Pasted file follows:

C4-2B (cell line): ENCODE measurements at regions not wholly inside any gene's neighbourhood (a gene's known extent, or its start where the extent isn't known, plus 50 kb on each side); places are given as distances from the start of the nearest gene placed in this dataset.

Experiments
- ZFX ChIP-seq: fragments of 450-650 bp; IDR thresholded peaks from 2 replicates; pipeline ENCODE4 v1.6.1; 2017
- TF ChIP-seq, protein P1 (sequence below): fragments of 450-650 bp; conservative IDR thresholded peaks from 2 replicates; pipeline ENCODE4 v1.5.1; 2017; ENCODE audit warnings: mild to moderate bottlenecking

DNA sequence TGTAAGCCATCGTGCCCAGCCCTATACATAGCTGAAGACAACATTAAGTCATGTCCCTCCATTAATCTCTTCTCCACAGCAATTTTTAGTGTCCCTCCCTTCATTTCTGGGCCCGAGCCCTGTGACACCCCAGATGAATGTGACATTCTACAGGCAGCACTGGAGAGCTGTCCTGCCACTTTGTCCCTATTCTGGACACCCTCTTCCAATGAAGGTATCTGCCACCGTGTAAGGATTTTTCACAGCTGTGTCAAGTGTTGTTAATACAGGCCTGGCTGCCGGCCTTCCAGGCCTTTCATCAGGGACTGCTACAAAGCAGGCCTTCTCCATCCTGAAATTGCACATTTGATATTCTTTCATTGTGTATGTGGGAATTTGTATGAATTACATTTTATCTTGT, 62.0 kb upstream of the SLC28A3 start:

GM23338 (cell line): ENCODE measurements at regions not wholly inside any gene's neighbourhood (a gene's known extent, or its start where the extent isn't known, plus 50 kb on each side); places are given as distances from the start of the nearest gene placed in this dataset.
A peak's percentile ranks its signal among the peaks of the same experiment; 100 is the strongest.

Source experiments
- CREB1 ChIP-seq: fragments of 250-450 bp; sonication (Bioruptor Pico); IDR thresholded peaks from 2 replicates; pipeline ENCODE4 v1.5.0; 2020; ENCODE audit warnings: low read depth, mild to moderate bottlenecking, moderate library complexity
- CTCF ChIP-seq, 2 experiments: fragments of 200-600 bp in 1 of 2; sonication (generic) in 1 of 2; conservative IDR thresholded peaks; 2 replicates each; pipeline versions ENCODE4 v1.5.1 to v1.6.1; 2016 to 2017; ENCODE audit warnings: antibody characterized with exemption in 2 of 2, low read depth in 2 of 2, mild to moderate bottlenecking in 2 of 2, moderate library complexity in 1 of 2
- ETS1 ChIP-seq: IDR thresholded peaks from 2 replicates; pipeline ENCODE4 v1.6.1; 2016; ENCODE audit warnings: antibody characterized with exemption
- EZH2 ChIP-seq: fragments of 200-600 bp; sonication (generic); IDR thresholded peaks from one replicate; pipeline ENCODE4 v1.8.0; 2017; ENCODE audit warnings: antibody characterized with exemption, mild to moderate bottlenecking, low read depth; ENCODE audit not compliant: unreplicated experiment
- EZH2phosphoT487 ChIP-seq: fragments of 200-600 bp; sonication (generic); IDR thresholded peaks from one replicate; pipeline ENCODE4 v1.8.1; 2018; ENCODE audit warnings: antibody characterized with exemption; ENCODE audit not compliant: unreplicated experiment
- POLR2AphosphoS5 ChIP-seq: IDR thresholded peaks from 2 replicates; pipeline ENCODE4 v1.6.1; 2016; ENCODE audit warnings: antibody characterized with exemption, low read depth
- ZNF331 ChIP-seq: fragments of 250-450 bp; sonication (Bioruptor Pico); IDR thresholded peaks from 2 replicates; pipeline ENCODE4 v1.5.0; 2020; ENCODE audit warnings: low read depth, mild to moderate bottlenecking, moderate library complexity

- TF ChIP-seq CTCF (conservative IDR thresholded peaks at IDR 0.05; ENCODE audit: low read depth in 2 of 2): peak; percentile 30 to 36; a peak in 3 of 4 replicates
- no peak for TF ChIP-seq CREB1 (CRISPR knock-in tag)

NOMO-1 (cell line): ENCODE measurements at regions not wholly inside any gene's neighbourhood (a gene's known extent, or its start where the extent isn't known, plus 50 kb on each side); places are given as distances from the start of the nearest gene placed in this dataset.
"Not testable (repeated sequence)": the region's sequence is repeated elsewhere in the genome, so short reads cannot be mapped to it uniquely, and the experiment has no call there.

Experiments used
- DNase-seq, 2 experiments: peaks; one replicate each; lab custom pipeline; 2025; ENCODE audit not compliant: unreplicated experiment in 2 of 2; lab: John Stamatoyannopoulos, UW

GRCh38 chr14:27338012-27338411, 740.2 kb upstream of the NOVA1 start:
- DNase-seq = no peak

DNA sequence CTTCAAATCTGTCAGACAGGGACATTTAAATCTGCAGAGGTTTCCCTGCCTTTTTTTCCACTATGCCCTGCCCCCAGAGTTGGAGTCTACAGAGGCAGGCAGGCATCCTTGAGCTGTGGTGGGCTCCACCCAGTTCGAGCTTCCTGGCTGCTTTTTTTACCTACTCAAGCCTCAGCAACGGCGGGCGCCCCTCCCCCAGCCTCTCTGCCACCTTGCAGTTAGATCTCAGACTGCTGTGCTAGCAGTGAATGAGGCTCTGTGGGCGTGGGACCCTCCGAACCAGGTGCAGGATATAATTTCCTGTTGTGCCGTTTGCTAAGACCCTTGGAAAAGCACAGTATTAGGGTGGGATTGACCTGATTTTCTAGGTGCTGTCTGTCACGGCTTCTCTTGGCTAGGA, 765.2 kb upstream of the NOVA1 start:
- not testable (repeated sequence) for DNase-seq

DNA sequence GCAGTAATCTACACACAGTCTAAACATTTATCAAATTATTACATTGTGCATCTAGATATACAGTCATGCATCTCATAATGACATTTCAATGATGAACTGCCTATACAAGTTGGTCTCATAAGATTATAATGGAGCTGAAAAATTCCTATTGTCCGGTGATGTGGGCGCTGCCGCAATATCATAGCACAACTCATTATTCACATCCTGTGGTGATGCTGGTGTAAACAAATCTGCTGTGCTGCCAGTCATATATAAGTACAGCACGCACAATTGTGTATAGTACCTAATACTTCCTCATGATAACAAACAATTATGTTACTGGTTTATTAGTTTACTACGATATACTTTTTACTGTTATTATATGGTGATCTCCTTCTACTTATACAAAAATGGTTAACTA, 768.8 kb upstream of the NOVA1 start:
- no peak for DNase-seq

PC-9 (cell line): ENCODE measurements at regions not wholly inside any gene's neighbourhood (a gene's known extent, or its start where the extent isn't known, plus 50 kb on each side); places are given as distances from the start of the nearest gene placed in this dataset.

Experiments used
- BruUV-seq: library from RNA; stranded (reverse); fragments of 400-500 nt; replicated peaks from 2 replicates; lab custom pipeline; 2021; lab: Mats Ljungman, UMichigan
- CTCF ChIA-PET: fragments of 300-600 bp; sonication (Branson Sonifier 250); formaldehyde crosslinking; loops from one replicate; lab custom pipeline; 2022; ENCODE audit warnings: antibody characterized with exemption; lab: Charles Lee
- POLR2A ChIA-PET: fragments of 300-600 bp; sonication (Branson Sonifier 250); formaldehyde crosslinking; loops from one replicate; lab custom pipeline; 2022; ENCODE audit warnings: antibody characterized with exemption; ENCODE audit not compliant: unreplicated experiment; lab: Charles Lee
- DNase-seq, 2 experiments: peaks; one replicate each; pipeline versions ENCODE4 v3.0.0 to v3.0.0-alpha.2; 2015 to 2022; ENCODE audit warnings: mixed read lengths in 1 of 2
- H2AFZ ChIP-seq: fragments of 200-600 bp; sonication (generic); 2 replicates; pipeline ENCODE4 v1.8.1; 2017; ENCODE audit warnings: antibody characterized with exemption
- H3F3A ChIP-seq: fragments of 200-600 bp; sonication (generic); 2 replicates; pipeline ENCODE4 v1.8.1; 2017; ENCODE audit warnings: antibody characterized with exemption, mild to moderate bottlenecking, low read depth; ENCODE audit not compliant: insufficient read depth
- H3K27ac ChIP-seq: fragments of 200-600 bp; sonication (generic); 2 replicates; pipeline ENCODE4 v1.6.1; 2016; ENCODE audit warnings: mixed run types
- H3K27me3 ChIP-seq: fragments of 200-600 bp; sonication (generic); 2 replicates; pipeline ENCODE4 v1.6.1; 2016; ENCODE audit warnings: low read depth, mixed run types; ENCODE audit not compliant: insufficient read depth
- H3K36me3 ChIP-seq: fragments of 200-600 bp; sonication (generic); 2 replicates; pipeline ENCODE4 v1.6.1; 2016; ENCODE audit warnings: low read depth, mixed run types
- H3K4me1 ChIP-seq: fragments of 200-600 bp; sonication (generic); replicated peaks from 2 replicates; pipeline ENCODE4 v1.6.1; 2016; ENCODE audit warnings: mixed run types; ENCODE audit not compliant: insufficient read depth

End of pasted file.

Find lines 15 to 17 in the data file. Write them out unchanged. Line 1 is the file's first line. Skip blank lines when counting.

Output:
- ZNF331 ChIP-seq: fragments of 250-450 bp; sonication (Bioruptor Pico); IDR thresholded peaks from 2 replicates; pipeline ENCODE4 v1.5.0; 2020; ENCODE audit warnings: low read depth, mild to moderate bottlenecking, moderate library complexity

- TF ChIP-seq CTCF (conservative IDR thresholded peaks at IDR 0.05; ENCODE audit: low read depth in 2 of 2): peak; percentile 30 to 36; a peak in 3 of 4 replicates
- no peak for TF ChIP-seq CREB1 (CRISPR knock-in tag)